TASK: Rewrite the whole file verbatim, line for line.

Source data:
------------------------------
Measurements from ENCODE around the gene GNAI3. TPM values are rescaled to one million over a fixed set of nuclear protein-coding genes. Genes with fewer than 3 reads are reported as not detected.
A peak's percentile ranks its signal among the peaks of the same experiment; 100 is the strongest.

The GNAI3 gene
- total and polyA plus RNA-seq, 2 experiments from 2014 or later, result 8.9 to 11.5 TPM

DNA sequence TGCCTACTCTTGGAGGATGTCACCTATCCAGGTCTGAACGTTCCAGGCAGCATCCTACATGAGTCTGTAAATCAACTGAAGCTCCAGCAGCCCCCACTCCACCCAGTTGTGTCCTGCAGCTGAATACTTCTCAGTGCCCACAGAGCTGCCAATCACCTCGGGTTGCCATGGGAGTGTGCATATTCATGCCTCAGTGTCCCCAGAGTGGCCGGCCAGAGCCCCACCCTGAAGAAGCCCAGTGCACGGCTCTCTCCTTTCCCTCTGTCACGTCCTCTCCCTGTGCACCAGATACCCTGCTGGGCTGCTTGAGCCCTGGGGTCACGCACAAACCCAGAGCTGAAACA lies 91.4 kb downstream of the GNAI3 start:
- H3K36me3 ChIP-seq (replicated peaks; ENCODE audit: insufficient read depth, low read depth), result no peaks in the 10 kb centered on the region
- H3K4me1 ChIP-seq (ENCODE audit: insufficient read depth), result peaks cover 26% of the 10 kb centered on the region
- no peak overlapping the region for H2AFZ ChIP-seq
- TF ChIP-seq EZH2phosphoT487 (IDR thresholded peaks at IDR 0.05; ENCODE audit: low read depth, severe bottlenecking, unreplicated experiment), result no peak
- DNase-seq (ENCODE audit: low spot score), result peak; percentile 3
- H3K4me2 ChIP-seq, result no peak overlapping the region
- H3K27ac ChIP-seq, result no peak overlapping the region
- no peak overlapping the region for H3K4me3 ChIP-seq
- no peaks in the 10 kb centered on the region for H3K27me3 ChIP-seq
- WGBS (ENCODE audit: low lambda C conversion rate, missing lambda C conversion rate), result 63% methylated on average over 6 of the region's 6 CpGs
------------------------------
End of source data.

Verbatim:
Measurements from ENCODE around the gene GNAI3. TPM values are rescaled to one million over a fixed set of nuclear protein-coding genes. Genes with fewer than 3 reads are reported as not detected.
A peak's percentile ranks its signal among the peaks of the same experiment; 100 is the strongest.

The GNAI3 gene
- total and polyA plus RNA-seq, 2 experiments from 2014 or later, result 8.9 to 11.5 TPM

DNA sequence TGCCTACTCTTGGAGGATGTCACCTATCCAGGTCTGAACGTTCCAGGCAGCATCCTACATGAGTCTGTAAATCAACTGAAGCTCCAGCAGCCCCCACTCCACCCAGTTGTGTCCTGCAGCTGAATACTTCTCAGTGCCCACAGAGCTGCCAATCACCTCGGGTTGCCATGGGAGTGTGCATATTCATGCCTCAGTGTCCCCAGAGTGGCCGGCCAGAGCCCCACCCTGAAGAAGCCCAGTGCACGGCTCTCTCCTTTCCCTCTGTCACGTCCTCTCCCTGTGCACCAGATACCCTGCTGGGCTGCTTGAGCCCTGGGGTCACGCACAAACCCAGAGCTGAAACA lies 91.4 kb downstream of the GNAI3 start:
- H3K36me3 ChIP-seq (replicated peaks; ENCODE audit: insufficient read depth, low read depth), result no peaks in the 10 kb centered on the region
- H3K4me1 ChIP-seq (ENCODE audit: insufficient read depth), result peaks cover 26% of the 10 kb centered on the region
- no peak overlapping the region for H2AFZ ChIP-seq
- TF ChIP-seq EZH2phosphoT487 (IDR thresholded peaks at IDR 0.05; ENCODE audit: low read depth, severe bottlenecking, unreplicated experiment), result no peak
- DNase-seq (ENCODE audit: low spot score), result peak; percentile 3
- H3K4me2 ChIP-seq, result no peak overlapping the region
- H3K27ac ChIP-seq, result no peak overlapping the region
- no peak overlapping the region for H3K4me3 ChIP-seq
- no peaks in the 10 kb centered on the region for H3K27me3 ChIP-seq
- WGBS (ENCODE audit: low lambda C conversion rate, missing lambda C conversion rate), result 63% methylated on average over 6 of the region's 6 CpGs